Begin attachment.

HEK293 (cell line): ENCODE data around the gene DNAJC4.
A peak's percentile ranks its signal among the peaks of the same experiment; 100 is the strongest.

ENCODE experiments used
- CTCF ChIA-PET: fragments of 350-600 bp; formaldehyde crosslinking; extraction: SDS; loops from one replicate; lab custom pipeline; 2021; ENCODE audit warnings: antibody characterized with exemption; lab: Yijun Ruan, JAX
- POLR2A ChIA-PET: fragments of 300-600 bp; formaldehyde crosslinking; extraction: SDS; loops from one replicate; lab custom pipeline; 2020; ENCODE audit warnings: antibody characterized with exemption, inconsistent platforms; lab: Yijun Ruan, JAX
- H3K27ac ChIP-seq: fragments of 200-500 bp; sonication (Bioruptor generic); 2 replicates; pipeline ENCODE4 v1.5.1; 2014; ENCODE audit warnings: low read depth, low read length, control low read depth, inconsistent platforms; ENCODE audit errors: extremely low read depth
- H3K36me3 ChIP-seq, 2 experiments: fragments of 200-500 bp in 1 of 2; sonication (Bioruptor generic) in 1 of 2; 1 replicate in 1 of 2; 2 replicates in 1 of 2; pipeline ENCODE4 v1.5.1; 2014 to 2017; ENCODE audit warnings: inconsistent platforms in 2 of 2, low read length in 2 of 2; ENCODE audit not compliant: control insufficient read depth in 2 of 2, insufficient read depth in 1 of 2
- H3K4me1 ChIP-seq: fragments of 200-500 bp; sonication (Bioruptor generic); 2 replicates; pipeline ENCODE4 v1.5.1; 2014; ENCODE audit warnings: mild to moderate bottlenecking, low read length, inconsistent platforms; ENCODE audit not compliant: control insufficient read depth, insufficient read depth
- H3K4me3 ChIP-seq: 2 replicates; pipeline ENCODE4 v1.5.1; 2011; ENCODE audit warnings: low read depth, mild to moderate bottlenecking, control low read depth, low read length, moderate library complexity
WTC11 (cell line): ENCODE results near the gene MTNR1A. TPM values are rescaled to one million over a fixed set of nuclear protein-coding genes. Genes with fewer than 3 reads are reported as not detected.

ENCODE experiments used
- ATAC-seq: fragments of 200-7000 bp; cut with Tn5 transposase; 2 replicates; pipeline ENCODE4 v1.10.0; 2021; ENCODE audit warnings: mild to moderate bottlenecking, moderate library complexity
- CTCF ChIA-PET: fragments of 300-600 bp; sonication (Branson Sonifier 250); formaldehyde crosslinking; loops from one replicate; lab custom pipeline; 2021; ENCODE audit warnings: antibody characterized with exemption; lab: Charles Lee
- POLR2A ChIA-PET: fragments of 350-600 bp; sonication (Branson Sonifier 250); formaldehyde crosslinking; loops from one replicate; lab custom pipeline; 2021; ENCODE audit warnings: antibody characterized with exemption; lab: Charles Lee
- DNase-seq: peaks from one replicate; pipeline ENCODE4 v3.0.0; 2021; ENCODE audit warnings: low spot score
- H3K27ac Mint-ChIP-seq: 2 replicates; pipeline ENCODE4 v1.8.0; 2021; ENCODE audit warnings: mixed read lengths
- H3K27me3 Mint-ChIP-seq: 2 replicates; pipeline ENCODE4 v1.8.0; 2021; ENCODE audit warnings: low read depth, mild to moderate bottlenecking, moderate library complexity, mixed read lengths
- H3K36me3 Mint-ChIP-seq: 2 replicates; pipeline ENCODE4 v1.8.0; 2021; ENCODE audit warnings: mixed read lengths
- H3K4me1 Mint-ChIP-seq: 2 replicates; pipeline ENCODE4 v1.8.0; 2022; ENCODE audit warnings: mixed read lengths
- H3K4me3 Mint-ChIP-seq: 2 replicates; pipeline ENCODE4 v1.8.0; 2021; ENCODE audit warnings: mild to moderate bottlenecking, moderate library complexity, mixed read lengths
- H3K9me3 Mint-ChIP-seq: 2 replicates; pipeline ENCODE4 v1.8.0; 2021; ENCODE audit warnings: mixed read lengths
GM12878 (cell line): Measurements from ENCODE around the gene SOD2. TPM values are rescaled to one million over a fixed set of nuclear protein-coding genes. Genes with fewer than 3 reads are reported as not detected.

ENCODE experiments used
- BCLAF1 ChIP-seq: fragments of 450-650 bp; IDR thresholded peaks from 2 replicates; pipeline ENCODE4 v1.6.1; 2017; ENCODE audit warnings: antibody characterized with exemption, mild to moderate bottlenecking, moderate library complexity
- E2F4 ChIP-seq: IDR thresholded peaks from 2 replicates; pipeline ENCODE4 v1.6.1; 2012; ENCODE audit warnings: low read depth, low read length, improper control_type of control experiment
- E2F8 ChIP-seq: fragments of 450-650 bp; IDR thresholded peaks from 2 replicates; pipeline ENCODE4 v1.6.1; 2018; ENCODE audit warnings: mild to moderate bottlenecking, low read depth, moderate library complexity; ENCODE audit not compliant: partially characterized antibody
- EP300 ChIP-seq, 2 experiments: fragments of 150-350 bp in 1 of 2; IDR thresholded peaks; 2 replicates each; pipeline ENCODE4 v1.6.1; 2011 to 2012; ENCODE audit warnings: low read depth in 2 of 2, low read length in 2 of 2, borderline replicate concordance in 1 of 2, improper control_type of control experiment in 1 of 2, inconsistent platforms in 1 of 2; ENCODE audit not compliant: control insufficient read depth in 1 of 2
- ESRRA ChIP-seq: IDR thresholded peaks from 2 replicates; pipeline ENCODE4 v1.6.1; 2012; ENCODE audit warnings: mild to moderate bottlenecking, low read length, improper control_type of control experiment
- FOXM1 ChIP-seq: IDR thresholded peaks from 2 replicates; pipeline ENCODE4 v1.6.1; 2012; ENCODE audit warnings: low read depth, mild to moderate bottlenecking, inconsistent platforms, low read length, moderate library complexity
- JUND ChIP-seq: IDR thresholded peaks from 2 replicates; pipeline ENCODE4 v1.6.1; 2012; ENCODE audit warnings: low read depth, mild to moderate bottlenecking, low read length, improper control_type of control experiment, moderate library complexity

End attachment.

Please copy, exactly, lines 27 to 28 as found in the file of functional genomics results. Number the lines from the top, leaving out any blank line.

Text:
- EP300 ChIP-seq, 2 experiments: fragments of 150-350 bp in 1 of 2; IDR thresholded peaks; 2 replicates each; pipeline ENCODE4 v1.6.1; 2011 to 2012; ENCODE audit warnings: low read depth in 2 of 2, low read length in 2 of 2, borderline replicate concordance in 1 of 2, improper control_type of control experiment in 1 of 2, inconsistent platforms in 1 of 2; ENCODE audit not compliant: control insufficient read depth in 1 of 2
- ESRRA ChIP-seq: IDR thresholded peaks from 2 replicates; pipeline ENCODE4 v1.6.1; 2012; ENCODE audit warnings: mild to moderate bottlenecking, low read length, improper control_type of control experiment